In such an increasingly unstable world, Mr. Brzezinski suggests, the United States remains, in the words of the former Secretary of State Madeleine K. Albright, the “indispensable nation.” Though no longer a hegemonic colossus, America remains essential, in his view, to promoting “a larger and more vital West” (embracing “perhaps in varying ways, both Turkey and a truly democratizing Russia”) while at the same time playing the “role of balancer and conciliator” in Asia. There it ought to engage China “in a serious dialogue regarding regional stability” to reduce the possibility not only of American-Chinese conflicts but also of miscalculations between China and Japan, or China and India, or China and Russia.
Mr. Brzezinski notes that President Obama has “failed to speak directly to the American people about America’s changing role in the world, its implications, and its demands,” but this book curiously lacks any detailed analysis of Mr. Obama’s policies so far — nothing remotely approaching the acute assessments of Presidents George W. Bush, Bill Clinton and George H. W. Bush contained in this author’s 2007 book, “Second Chance,” which charted the opportunities he considers missed at the end of the cold war (like using the victory in the first Gulf war strategically to press for an Israeli-Palestinian accord).
Also missing from this book are any substantive discussions of how the United States might overcome “its staggering domestic challenges and reorient its drifting foreign policy” and how the current European debt crisis might affect the United States and the future fortunes of the West.
What Mr. Brzezinski does do here — lucidly, and for the most part with great persuasiveness — is explore the consequences that a steady slide by America into impotence and irrelevance might have on the rest of the world. Such a development, he argues, would probably not result in the “ ‘coronation’ of an effective global successor” like China, but would likely lead to a “protracted phase of rather inconclusive and somewhat chaotic realignments of both global and regional power, with no grand winners and many more losers.”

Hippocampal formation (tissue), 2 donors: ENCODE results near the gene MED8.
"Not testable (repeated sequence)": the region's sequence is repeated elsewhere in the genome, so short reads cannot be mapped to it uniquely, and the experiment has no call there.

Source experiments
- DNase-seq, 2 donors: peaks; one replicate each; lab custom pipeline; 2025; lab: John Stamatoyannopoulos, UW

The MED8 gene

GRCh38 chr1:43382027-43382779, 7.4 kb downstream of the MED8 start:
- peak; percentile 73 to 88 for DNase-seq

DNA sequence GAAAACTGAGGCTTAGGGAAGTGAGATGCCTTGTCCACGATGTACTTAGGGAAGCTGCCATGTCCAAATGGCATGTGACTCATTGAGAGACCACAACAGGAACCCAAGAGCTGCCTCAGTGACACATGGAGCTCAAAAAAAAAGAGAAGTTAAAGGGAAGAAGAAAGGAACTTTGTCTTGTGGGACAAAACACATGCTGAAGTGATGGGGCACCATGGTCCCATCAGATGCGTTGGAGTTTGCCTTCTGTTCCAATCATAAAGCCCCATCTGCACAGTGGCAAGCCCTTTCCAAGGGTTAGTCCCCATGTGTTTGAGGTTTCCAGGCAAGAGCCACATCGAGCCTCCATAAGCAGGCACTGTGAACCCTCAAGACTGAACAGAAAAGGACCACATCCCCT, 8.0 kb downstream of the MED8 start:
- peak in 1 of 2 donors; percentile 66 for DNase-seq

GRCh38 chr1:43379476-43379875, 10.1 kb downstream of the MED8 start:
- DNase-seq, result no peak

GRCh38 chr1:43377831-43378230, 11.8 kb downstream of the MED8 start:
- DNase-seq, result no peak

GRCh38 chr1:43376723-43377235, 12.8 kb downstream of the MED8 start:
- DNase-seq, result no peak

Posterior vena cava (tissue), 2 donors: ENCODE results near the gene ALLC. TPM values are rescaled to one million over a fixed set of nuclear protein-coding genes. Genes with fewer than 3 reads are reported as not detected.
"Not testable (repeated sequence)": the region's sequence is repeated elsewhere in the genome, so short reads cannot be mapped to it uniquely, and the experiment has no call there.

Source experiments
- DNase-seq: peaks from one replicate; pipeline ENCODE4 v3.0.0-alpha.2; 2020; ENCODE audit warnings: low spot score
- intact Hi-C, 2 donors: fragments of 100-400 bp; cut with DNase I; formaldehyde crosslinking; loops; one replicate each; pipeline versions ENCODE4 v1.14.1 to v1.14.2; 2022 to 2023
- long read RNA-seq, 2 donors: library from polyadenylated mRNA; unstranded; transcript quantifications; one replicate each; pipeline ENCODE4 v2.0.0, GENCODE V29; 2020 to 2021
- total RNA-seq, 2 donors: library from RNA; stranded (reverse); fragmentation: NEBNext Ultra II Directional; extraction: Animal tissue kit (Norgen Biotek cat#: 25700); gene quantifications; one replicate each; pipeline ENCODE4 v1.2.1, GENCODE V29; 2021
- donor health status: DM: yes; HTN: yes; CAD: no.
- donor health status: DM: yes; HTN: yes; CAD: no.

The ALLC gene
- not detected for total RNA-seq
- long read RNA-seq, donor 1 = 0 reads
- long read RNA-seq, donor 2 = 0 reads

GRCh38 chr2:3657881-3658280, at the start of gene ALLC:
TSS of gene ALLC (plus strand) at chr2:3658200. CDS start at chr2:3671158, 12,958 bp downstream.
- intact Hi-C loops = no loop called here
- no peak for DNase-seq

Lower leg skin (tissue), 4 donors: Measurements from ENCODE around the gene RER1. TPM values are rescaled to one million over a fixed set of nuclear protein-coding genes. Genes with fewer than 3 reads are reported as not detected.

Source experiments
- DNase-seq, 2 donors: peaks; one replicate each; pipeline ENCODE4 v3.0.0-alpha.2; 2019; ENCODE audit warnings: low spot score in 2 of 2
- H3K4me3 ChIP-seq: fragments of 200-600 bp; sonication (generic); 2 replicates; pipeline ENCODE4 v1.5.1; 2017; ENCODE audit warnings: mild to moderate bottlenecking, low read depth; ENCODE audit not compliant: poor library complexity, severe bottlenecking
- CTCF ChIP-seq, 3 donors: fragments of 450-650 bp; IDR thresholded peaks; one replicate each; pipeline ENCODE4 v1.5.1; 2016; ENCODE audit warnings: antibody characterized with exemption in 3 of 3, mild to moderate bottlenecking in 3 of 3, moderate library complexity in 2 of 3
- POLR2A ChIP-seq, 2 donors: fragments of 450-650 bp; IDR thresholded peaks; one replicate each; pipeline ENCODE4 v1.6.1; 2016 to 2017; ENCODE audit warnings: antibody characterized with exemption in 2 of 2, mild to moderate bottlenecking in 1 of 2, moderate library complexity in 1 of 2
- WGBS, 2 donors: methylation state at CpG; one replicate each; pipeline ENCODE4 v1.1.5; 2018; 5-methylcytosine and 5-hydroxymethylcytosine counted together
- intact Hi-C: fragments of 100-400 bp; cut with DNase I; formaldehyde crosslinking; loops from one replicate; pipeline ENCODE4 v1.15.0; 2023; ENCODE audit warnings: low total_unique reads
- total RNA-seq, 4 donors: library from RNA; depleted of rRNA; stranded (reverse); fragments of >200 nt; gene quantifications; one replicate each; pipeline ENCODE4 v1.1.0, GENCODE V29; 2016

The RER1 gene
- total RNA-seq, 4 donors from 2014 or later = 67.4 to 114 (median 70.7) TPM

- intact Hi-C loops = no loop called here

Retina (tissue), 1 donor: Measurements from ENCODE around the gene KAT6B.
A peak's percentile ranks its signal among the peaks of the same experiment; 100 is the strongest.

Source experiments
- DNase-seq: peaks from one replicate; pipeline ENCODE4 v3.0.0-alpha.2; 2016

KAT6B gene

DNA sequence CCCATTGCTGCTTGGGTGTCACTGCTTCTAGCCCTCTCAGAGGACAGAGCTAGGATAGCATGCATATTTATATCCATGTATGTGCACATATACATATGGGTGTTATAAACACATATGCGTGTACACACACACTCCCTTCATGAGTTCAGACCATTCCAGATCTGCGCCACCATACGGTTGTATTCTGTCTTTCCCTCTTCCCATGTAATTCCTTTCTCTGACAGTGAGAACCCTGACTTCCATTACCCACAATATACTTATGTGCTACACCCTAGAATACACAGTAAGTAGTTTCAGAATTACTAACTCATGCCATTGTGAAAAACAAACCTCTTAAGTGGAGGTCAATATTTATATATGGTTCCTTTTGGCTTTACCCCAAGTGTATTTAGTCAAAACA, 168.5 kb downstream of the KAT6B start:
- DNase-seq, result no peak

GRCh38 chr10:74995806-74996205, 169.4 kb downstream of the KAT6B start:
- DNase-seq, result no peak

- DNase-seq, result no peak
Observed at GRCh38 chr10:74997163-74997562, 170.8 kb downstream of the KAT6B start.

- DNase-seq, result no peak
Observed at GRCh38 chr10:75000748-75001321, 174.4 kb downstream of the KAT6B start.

An America “in serious decline for domestic and/or external reasons,” he says, would lead to a breakdown in the ability of the international system to prevent conflict once it became evident that “America is unwilling or unable to protect states it once considered, for national interest and/ or doctrinal reasons, worthy of its engagement.” As he sees it, a more Darwinian world of tumbling dominoes would most likely result: there would be little to prohibit regional powers (like Russia) from exerting claims on neighbors falling within traditional or claimed spheres of influence (like Georgia, Belarus and Ukraine). Taiwan would become increasingly vulnerable, and so too would Israel.
In the case of Afghanistan, Mr. Brzezinski says, a failure to sustain United States-sponsored international involvement in the region could turn that country into a haven again for international terrorism, while a decline in American power and aid could lead to a worst-case outcome in which Pakistan devolved into “some variation of nuclear warlordism” or became “a militant-Islamic and anti-Western government similar to Iran.”
For that matter, Mr. Brzezinski suggests, a weakened America would increase the dangers of nuclear proliferation around the world. Were doubts to be raised about the United States’ nuclear umbrella, he says, countries like South Korea, Taiwan, Japan, Turkey and Israel would have to seek security elsewhere — that elsewhere meaning “nuclear weapons of one’s own or from the extended deterrence of another power — most likely Russia, China or India.”
Global environmental issues — including climate change and growing water shortages — would be similarly affected. In a gloomy conclusion to this insightful book Mr. Brzezinski writes that without a revitalized America helping to manage the international commons, “progress on the issues of central importance to social well-being and ultimately to human survival would stall.”